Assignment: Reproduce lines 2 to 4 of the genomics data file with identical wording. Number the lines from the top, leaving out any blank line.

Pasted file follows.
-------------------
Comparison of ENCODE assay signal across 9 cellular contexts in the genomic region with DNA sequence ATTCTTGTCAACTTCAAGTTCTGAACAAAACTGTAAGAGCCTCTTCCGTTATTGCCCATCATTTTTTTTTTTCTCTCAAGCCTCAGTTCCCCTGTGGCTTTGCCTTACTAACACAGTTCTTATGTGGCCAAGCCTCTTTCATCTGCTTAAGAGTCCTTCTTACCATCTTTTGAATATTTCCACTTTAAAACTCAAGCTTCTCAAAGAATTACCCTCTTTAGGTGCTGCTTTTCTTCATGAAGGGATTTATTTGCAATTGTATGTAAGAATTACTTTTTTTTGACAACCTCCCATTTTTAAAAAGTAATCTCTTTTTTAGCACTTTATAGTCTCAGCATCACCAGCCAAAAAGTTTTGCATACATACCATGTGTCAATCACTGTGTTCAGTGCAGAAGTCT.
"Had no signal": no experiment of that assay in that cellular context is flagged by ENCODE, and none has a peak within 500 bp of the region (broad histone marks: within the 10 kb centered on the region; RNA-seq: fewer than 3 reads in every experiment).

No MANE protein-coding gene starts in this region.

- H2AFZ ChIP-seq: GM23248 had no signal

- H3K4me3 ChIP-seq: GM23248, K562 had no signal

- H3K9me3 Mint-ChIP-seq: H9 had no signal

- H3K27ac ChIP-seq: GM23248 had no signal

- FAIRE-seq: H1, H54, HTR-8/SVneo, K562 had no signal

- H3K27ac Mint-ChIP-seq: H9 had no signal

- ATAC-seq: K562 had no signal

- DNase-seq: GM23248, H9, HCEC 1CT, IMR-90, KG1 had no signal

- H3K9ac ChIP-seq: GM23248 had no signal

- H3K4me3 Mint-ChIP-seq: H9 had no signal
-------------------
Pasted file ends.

"Had no signal": no experiment of that assay in that cellular context is flagged by ENCODE, and none has a peak within 500 bp of the region (broad histone marks: within the 10 kb centered on the region; RNA-seq: fewer than 3 reads in every experiment).

No MANE protein-coding gene starts in this region.

- H2AFZ ChIP-seq: GM23248 had no signal